The Indian Himalayan Region (IHR) needs its own EIA
Despite an understanding of the fragility of the IHR, there is scant acknowledgement of its need for a different set of environmental standards and clearances.
Reevaluating Environmental Impact Assessment (EIA)
- Environmental Impact of Development Models: Recent disasters like Teesta dam breach and Himachal floods underscore the need for robust Environmental Impact Assessment (EIA).
- Evolution of EIA in India: Started in 1976-77, extended to projects needing Public Investment Board approval. 1994 EIA notification made Environmental Clearance (EC) mandatory.
- Decentralization in 2006 and Controversial 2020 Draft: 2006 notification decentralized EC processes, granting powers to state governments. Draft 2020 version faced criticism for perceived industry bias.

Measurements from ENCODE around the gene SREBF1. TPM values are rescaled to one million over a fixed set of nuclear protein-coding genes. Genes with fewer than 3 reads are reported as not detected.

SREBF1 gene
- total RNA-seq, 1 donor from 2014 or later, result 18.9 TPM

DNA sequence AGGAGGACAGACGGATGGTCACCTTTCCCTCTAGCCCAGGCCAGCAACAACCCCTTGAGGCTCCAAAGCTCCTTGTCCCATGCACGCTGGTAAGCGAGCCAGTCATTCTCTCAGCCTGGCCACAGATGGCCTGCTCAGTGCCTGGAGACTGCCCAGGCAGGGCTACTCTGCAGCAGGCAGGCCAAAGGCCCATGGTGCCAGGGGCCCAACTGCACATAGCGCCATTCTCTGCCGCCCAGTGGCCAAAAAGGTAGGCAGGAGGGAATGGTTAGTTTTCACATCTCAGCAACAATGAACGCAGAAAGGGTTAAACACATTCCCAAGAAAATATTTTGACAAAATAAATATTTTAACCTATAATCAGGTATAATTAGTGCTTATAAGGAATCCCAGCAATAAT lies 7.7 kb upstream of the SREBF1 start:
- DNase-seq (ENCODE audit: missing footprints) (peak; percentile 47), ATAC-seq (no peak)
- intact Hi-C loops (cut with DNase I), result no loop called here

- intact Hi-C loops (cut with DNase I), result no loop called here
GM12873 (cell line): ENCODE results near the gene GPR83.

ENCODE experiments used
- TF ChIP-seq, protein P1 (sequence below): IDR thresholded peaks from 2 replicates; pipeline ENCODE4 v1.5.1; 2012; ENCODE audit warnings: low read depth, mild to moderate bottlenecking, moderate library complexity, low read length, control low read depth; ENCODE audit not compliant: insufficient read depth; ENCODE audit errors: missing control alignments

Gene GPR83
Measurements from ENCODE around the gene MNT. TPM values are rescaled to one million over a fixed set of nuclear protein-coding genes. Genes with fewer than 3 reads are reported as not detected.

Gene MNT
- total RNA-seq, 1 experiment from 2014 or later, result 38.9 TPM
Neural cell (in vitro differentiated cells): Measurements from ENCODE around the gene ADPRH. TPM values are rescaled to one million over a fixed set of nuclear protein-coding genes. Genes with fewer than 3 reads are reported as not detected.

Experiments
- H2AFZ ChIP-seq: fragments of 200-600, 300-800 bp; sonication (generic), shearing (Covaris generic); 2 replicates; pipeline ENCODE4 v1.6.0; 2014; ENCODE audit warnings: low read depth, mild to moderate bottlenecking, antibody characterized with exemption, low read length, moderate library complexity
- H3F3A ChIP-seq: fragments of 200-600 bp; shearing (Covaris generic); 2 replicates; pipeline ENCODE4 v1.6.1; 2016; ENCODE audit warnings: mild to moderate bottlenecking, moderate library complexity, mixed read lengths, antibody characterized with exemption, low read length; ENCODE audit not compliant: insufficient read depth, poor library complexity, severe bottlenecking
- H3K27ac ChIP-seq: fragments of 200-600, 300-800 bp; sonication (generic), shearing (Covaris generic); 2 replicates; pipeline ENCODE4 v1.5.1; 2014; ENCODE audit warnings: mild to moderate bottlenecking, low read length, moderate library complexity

Mountains in the EIA Framework
- Unique Vulnerabilities of the Indian Himalayan Region (IHR): IHR's ecological significance, seismic activity, and climate sensitivity warrant specialized environmental assessments in EIA processes.
- Lack of Independent National Oversight: Supreme Court's 2011 recommendation for a regulator remains unimplemented, compromising impartial project evaluation and possibly favoring proponents.
- Inadequate Consideration of Cumulative Impacts: EIA often reacts to proposals, neglecting holistic evaluation of cumulative effects, highlighting the need for comprehensive reform.
- EIA: Form over Substance: EIA process often becomes a superficial formality, lacking substantive evaluation, potentially diminishing its efficacy in environmental protection.
- Special Regions Overlooked: Regions like the IHR, with unique ecological needs, are not adequately addressed, underscoring the need for tailored assessments.
- Exploring Alternatives for Holistic Policy: Policymakers should consider tools like strategic environmental assessment for comprehensive policy-making, ensuring long-term environmental sustainability.